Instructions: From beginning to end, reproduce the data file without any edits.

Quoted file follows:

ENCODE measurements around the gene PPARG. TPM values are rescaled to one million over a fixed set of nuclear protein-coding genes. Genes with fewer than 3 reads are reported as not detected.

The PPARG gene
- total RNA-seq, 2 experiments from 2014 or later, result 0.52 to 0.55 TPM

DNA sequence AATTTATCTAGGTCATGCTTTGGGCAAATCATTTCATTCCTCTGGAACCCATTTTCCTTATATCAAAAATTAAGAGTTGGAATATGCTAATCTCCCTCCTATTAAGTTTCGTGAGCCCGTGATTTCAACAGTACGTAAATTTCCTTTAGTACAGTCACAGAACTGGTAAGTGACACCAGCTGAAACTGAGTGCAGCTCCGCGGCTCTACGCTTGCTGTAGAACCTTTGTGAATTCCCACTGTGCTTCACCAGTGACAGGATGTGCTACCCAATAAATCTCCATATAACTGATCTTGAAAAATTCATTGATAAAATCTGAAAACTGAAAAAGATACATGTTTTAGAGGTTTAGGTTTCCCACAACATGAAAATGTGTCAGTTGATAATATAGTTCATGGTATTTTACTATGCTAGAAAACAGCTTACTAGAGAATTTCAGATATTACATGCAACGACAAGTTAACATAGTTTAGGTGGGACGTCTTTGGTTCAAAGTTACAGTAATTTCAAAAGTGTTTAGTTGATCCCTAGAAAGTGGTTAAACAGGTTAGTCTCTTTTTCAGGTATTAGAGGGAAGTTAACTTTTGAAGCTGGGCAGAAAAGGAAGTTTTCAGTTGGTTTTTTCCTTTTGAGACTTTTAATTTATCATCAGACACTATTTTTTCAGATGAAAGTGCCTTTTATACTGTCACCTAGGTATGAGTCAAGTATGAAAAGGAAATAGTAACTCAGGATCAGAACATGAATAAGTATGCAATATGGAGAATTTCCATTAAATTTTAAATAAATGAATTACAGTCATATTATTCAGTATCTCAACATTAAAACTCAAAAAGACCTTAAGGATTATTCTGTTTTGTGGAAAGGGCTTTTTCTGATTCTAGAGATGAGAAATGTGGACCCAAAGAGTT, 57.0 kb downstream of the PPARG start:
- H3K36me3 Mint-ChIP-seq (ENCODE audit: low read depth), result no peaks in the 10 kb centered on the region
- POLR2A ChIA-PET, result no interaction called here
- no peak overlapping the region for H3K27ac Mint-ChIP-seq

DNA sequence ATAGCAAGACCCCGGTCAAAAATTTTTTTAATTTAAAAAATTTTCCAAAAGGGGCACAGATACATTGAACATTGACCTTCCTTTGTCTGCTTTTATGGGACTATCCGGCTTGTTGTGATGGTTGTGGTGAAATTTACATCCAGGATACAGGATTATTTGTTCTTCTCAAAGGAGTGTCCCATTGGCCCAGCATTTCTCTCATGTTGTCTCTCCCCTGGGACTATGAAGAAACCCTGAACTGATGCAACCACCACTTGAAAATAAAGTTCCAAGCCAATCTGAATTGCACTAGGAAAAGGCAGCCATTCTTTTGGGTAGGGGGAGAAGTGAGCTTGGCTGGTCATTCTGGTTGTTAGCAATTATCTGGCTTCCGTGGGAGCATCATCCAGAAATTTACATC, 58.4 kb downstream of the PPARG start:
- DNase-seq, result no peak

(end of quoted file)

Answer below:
ENCODE measurements around the gene PPARG. TPM values are rescaled to one million over a fixed set of nuclear protein-coding genes. Genes with fewer than 3 reads are reported as not detected.

The PPARG gene
- total RNA-seq, 2 experiments from 2014 or later, result 0.52 to 0.55 TPM

DNA sequence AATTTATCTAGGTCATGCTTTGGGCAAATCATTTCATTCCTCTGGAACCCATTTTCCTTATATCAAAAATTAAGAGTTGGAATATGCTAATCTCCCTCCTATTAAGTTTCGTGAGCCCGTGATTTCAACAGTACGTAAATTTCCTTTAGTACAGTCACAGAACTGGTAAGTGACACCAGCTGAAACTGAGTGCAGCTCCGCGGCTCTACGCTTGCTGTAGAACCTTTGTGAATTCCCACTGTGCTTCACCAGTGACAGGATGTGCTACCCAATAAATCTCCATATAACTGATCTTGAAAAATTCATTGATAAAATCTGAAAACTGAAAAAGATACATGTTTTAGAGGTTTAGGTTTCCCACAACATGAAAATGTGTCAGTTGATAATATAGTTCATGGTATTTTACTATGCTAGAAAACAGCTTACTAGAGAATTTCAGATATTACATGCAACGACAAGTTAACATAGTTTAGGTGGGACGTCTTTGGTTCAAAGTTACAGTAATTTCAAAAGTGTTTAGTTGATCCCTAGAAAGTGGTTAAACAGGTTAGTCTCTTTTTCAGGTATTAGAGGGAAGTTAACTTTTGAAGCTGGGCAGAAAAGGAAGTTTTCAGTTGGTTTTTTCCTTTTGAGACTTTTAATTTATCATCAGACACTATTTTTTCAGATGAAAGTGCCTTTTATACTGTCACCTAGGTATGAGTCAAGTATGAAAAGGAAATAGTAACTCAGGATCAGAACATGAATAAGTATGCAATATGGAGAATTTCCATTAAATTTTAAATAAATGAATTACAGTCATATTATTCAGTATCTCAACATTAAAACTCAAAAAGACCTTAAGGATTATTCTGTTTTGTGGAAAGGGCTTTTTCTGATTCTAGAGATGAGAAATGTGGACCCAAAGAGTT, 57.0 kb downstream of the PPARG start:
- H3K36me3 Mint-ChIP-seq (ENCODE audit: low read depth), result no peaks in the 10 kb centered on the region
- POLR2A ChIA-PET, result no interaction called here
- no peak overlapping the region for H3K27ac Mint-ChIP-seq

DNA sequence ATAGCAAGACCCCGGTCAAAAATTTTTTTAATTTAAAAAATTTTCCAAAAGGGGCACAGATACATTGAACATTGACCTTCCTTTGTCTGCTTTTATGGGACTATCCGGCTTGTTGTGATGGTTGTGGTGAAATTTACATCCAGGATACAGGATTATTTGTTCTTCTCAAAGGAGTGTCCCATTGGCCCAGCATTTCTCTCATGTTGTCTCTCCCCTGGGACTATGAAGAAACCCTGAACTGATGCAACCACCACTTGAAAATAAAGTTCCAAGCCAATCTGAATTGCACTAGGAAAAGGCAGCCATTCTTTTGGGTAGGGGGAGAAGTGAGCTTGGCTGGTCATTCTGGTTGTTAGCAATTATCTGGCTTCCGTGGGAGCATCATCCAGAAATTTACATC, 58.4 kb downstream of the PPARG start:
- DNase-seq, result no peak